Cross-sectional studies using questionnaires or telephone interviews found similarly low rates of treatment. Only 38% of 112 women 40 years and older surveyed by Khan et al. in Alberta, Canada, were being treated with either bisphosphonates or hormone replacement therapy 6 months to 3 years after low-trauma hip fracture [22]. In a cross-sectional telephone survey of post–fragility fracture patients ages 18 years and older from three Toronto area hospitals (n=108), Hajcsar et al. found under 20% of patients had been treated for osteoporosis within 1 year of the fracture [29]. Pal surveyed 82 postmenopausal female hip fracture patients who had been hospitalized at a single hospital in Manchester, England, in 1996, 6 months after fracture [25]. Only 13 reported a prescription for HRT, and 12 for bisphosphonates.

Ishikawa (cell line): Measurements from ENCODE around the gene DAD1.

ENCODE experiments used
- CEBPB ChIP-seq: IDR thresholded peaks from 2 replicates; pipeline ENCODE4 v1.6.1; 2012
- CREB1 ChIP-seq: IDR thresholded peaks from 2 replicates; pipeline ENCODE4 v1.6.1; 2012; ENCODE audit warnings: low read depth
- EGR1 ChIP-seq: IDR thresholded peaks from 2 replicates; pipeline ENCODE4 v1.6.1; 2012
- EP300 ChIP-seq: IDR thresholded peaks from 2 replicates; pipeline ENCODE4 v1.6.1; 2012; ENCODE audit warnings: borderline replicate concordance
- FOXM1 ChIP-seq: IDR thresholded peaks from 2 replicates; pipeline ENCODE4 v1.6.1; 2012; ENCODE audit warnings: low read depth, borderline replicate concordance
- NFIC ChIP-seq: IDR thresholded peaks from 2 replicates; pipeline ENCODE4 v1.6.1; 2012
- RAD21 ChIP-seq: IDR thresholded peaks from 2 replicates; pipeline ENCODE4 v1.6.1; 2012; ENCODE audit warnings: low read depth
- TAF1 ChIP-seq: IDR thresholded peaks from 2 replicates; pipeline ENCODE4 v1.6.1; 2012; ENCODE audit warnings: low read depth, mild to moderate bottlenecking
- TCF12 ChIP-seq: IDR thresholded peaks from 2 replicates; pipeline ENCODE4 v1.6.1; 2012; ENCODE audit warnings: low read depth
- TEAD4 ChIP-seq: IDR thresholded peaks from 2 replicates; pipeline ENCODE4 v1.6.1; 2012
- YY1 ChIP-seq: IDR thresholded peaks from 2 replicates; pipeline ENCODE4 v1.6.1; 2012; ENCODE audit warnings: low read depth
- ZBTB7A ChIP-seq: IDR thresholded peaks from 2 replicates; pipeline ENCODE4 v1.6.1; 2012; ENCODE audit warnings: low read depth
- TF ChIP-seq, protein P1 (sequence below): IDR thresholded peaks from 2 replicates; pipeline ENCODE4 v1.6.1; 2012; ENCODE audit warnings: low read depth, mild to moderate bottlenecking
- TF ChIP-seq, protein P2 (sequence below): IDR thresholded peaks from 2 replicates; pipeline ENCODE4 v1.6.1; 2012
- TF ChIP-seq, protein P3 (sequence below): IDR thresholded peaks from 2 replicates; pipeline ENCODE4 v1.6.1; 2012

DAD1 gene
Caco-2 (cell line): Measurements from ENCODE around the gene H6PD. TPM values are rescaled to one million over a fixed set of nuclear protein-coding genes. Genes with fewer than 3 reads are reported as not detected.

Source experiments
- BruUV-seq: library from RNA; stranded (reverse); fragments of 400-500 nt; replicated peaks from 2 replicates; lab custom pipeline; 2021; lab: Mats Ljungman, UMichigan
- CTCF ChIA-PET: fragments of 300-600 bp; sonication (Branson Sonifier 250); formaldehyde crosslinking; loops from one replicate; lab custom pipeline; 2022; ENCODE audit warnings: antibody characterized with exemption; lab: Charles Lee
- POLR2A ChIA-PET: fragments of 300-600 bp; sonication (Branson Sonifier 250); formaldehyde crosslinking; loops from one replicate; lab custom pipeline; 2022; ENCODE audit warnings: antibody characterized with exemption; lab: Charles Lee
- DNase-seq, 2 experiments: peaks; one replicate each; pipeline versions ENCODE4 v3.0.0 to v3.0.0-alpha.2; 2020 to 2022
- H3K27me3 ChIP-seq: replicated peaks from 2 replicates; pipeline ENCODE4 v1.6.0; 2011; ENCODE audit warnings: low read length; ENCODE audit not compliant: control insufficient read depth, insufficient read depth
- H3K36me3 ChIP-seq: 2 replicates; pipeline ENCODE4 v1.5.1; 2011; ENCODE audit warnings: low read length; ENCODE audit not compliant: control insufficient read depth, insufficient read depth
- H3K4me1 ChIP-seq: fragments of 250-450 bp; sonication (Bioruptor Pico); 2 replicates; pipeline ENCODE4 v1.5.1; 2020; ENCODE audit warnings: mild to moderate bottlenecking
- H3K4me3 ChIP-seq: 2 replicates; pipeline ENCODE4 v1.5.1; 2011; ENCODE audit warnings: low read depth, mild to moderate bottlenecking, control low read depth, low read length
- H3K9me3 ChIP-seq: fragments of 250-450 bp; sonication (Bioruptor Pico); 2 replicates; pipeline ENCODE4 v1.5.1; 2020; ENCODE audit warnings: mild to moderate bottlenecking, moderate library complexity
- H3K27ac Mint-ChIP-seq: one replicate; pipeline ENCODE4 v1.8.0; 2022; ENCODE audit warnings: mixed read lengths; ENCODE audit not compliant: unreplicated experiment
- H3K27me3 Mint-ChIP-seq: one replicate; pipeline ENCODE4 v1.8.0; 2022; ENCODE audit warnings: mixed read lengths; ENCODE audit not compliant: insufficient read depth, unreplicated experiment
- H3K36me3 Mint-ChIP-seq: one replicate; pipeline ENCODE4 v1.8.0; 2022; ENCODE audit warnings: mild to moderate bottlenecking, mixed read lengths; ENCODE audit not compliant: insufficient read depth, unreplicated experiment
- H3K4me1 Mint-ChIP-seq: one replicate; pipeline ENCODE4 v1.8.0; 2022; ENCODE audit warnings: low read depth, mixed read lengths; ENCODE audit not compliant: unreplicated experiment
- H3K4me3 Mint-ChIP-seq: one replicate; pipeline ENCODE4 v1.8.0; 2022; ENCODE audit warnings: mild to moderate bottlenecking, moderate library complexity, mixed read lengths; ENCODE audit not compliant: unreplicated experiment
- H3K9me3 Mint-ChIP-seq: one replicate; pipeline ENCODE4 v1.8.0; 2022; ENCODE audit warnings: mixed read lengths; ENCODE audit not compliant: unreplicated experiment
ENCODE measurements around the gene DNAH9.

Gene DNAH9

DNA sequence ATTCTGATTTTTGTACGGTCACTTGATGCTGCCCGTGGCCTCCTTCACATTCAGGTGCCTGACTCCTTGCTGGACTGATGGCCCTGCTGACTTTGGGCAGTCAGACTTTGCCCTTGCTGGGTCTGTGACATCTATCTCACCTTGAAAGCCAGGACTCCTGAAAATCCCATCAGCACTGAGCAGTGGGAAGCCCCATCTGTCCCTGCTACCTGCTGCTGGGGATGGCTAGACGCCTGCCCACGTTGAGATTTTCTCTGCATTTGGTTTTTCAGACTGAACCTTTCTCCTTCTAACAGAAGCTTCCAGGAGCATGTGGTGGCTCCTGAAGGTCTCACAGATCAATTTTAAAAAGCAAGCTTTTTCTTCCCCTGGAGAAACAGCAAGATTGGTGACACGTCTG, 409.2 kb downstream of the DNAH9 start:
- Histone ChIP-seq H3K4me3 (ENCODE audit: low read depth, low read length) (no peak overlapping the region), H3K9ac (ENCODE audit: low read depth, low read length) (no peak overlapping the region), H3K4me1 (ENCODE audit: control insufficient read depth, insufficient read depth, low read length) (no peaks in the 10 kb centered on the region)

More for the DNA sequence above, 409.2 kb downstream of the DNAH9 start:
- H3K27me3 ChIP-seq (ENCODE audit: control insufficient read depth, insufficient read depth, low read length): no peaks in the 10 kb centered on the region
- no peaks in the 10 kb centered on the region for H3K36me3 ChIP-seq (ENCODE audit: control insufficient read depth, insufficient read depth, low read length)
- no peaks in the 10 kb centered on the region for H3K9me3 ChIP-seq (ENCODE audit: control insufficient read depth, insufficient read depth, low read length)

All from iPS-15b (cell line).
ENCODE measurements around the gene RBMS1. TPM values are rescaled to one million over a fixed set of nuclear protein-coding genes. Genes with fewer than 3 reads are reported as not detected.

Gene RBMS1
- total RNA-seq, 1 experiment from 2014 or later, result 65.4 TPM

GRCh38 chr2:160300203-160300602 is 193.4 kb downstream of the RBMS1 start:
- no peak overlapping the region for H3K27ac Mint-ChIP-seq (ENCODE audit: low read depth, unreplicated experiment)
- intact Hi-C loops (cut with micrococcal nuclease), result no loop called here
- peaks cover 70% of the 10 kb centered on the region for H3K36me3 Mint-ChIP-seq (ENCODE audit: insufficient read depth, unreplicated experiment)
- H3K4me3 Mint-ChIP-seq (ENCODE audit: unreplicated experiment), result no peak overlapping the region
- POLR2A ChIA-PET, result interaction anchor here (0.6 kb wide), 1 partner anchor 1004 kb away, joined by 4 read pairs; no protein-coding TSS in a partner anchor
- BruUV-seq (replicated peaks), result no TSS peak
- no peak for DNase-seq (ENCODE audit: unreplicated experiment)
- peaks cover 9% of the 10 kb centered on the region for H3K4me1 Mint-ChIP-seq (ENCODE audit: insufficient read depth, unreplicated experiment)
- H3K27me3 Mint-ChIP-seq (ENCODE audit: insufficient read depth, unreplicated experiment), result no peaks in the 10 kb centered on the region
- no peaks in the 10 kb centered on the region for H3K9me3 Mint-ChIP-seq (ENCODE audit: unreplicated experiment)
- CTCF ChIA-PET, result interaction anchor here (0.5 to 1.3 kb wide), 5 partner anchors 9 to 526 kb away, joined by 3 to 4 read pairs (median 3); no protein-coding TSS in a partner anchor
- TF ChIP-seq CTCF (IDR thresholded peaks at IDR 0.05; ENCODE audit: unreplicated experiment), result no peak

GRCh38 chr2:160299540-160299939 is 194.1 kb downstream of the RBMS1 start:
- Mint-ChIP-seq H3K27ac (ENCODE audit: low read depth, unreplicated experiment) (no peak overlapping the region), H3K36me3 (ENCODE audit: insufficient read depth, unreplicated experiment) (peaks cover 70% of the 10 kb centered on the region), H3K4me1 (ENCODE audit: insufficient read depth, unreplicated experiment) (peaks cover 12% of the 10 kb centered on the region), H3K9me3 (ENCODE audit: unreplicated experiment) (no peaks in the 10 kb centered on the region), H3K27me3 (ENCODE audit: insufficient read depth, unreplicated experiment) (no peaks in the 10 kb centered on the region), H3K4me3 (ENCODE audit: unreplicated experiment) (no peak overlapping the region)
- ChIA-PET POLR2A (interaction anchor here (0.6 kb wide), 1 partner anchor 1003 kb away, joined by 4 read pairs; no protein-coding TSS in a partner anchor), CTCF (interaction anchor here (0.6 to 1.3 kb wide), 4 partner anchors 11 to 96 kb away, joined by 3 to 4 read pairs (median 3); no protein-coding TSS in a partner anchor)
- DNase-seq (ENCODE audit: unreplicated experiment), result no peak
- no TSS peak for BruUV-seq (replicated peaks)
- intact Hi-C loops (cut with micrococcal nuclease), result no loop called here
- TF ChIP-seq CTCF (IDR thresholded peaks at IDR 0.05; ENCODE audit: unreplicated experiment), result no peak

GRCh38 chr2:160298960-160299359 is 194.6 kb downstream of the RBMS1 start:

The prevalence of treatment after fracture in this study (41% for prescription medication, 59% for any medication) was somewhat higher than in these other studies. This could be partially explained by the later time period of our survey, which took place 3–5 years after the approval of oral bisphosphonates for the treatment of osteoporosis in the United States and Canada (1995), whereas for previous studies, these drugs had been available for only 1–3 years. Differences in prevalence may also be accounted for by inclusion of younger fracture patients [29] and males [27] in previous studies, whereas our study included only older women. Studies using medical record and/or claims review of hospital or clinic patients also found lower prevalence of treatment (<10%–30%) [27, 28, 29, 31], a possible effect of the underreporting of osteoporosis treatment in hospital and physician medical records compared with self-report.